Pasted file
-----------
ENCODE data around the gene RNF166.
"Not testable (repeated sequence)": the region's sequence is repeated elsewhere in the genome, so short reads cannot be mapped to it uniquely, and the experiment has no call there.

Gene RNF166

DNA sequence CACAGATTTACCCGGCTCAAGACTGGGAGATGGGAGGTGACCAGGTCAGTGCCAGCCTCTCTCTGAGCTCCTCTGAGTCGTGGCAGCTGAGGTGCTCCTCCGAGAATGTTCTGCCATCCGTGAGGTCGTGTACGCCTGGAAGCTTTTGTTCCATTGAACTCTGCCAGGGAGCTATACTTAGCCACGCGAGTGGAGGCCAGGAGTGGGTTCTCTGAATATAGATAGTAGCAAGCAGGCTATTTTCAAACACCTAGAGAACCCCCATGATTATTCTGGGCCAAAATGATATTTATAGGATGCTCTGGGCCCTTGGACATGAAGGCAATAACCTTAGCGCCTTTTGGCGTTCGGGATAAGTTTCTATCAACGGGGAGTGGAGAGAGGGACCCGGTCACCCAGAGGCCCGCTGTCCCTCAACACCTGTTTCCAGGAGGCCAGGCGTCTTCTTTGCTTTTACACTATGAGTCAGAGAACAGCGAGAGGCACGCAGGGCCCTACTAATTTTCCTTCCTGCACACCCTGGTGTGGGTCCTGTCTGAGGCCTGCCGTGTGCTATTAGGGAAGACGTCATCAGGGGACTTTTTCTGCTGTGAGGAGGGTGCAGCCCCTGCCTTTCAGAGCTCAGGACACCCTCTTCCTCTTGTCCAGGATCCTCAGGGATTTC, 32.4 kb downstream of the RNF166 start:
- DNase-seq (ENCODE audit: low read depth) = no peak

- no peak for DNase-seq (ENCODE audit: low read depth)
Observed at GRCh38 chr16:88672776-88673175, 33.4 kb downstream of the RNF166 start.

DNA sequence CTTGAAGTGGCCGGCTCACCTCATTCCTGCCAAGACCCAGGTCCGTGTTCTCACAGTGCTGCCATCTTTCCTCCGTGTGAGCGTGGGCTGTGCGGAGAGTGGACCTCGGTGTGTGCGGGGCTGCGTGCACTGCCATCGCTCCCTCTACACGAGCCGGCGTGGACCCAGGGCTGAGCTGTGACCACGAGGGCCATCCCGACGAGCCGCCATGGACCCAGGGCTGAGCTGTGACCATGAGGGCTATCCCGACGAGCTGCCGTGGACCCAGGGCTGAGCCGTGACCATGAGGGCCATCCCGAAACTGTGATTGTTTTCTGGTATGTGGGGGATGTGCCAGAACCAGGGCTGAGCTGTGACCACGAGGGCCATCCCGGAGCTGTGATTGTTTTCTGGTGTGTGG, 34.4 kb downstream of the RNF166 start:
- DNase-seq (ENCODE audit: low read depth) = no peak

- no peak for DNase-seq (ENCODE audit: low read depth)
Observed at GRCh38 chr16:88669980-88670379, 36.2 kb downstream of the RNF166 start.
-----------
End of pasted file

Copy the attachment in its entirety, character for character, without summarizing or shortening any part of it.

ENCODE data around the gene RNF166.
"Not testable (repeated sequence)": the region's sequence is repeated elsewhere in the genome, so short reads cannot be mapped to it uniquely, and the experiment has no call there.

Gene RNF166

DNA sequence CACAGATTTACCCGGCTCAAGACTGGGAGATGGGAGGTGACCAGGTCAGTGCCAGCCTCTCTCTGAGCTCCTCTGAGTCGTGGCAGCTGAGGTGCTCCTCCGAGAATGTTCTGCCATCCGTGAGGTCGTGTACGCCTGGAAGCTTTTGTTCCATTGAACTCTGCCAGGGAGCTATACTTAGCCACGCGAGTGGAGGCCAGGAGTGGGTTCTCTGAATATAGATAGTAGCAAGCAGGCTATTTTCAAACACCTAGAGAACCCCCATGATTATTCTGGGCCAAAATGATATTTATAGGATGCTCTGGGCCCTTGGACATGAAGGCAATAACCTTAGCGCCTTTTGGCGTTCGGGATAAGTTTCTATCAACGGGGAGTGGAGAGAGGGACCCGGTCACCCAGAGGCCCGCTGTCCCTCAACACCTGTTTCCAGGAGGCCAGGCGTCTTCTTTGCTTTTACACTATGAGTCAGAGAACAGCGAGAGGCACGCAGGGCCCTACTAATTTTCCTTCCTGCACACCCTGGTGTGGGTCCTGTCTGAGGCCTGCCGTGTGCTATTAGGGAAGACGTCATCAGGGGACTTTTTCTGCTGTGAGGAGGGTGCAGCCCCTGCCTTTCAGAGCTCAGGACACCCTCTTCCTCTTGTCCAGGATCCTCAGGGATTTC, 32.4 kb downstream of the RNF166 start:
- DNase-seq (ENCODE audit: low read depth) = no peak

- no peak for DNase-seq (ENCODE audit: low read depth)
Observed at GRCh38 chr16:88672776-88673175, 33.4 kb downstream of the RNF166 start.

DNA sequence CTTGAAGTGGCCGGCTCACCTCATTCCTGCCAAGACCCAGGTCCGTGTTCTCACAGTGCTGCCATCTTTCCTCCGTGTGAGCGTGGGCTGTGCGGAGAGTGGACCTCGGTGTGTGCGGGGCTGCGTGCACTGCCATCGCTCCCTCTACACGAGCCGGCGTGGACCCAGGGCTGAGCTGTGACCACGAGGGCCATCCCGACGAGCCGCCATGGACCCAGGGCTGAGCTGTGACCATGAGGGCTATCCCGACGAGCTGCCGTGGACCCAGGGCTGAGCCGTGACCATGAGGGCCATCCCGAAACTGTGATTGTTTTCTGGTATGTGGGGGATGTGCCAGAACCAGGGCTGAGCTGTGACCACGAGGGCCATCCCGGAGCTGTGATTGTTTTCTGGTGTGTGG, 34.4 kb downstream of the RNF166 start:
- DNase-seq (ENCODE audit: low read depth) = no peak

- no peak for DNase-seq (ENCODE audit: low read depth)
Observed at GRCh38 chr16:88669980-88670379, 36.2 kb downstream of the RNF166 start.